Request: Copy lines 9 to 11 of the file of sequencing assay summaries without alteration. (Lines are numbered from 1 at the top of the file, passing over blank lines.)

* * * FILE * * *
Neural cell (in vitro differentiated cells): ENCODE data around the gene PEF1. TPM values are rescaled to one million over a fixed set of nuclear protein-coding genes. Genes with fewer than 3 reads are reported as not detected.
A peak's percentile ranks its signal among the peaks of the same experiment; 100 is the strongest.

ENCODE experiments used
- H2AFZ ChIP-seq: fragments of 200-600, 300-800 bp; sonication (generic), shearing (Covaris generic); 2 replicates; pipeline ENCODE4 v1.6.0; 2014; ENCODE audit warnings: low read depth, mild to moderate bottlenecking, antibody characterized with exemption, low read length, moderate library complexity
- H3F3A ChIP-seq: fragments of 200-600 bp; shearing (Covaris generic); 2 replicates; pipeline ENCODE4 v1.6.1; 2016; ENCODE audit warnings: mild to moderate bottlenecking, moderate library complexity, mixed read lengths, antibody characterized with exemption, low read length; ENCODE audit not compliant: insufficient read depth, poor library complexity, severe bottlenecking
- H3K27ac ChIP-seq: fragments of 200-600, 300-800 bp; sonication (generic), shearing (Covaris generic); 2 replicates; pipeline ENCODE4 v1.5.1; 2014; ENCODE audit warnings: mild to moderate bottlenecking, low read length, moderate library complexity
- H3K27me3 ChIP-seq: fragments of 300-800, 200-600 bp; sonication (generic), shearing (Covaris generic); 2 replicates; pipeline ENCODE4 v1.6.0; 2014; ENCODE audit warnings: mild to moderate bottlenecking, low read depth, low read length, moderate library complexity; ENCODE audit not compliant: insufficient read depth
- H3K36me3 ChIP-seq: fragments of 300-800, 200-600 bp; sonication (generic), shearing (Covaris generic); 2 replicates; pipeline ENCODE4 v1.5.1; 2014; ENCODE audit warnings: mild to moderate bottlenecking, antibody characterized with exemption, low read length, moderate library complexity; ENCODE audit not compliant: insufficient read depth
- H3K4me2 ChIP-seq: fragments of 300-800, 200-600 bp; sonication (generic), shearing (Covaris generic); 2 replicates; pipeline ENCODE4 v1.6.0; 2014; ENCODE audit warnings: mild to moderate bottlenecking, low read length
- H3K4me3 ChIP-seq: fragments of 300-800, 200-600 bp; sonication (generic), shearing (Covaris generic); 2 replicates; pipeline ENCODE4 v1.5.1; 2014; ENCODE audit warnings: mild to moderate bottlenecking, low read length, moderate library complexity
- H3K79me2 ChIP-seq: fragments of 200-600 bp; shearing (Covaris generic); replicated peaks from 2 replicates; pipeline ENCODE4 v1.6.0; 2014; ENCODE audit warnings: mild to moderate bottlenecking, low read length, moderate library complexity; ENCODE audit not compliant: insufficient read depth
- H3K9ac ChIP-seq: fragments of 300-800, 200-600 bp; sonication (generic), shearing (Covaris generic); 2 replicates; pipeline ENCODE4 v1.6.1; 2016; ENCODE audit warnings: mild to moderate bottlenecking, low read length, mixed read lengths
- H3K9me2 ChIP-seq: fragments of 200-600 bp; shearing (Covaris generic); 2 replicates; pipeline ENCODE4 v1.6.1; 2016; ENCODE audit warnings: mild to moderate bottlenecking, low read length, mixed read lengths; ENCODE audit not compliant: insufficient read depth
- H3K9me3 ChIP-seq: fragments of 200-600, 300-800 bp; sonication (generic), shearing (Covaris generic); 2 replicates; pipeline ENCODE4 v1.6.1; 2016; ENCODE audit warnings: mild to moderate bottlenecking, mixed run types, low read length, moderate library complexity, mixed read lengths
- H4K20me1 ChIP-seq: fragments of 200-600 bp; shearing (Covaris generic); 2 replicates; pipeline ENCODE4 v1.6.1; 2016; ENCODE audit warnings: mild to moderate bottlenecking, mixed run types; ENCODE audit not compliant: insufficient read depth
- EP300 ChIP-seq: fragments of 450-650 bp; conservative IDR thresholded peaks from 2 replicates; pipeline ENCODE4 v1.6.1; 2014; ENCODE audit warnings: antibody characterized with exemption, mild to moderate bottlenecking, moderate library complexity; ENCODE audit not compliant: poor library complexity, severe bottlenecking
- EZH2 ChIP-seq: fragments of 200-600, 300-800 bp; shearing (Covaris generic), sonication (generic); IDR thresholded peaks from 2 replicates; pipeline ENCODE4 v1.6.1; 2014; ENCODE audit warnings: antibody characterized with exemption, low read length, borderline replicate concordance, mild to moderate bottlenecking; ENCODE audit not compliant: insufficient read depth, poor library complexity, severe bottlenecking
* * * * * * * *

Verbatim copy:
- H3K4me2 ChIP-seq: fragments of 300-800, 200-600 bp; sonication (generic), shearing (Covaris generic); 2 replicates; pipeline ENCODE4 v1.6.0; 2014; ENCODE audit warnings: mild to moderate bottlenecking, low read length
- H3K4me3 ChIP-seq: fragments of 300-800, 200-600 bp; sonication (generic), shearing (Covaris generic); 2 replicates; pipeline ENCODE4 v1.5.1; 2014; ENCODE audit warnings: mild to moderate bottlenecking, low read length, moderate library complexity
- H3K79me2 ChIP-seq: fragments of 200-600 bp; shearing (Covaris generic); replicated peaks from 2 replicates; pipeline ENCODE4 v1.6.0; 2014; ENCODE audit warnings: mild to moderate bottlenecking, low read length, moderate library complexity; ENCODE audit not compliant: insufficient read depth